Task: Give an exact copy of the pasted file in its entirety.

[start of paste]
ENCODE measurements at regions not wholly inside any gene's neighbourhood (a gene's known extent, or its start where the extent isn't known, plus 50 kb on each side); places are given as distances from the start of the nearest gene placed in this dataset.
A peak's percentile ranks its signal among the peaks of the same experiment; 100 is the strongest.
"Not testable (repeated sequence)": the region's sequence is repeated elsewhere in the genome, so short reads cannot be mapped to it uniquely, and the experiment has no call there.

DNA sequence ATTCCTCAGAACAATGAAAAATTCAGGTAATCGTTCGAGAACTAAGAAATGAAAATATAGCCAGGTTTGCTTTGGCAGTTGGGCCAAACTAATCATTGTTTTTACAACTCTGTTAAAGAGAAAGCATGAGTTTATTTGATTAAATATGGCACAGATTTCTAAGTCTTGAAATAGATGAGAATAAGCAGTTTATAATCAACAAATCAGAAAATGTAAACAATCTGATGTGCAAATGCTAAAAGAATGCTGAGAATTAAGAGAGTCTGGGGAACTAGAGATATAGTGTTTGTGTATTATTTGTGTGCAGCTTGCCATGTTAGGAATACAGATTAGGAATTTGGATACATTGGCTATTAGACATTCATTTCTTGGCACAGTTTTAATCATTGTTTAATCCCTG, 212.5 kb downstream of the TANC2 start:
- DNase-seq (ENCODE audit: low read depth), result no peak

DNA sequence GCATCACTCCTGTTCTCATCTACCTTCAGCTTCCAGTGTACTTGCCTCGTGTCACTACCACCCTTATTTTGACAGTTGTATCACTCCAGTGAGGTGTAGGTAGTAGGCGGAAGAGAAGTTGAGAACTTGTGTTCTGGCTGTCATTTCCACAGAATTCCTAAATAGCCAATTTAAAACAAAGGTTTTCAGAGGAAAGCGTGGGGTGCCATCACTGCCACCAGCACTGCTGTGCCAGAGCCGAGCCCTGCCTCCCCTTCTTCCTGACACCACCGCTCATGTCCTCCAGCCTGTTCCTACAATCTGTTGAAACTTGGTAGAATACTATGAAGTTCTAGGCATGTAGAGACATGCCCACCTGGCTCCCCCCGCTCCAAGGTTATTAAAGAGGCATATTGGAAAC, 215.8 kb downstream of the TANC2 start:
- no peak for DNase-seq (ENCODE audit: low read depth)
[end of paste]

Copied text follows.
ENCODE measurements at regions not wholly inside any gene's neighbourhood (a gene's known extent, or its start where the extent isn't known, plus 50 kb on each side); places are given as distances from the start of the nearest gene placed in this dataset.
A peak's percentile ranks its signal among the peaks of the same experiment; 100 is the strongest.
"Not testable (repeated sequence)": the region's sequence is repeated elsewhere in the genome, so short reads cannot be mapped to it uniquely, and the experiment has no call there.

DNA sequence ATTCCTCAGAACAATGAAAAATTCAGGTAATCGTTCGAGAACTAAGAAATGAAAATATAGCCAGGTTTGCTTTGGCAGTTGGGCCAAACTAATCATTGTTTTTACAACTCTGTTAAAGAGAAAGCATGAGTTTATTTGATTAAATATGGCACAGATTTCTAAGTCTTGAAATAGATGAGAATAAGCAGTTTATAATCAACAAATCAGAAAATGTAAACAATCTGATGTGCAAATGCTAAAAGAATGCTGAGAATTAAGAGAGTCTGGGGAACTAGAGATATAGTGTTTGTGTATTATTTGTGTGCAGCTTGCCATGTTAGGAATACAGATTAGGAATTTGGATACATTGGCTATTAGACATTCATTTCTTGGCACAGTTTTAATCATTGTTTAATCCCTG, 212.5 kb downstream of the TANC2 start:
- DNase-seq (ENCODE audit: low read depth), result no peak

DNA sequence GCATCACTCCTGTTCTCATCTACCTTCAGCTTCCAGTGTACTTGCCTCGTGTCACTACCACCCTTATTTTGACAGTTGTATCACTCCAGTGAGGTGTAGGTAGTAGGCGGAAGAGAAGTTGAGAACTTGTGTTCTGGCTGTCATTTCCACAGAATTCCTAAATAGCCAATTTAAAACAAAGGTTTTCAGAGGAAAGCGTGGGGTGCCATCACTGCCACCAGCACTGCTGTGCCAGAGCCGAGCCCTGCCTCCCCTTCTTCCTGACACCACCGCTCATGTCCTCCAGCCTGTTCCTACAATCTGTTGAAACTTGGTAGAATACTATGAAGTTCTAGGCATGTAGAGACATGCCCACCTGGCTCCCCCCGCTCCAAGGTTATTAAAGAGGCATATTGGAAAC, 215.8 kb downstream of the TANC2 start:
- no peak for DNase-seq (ENCODE audit: low read depth)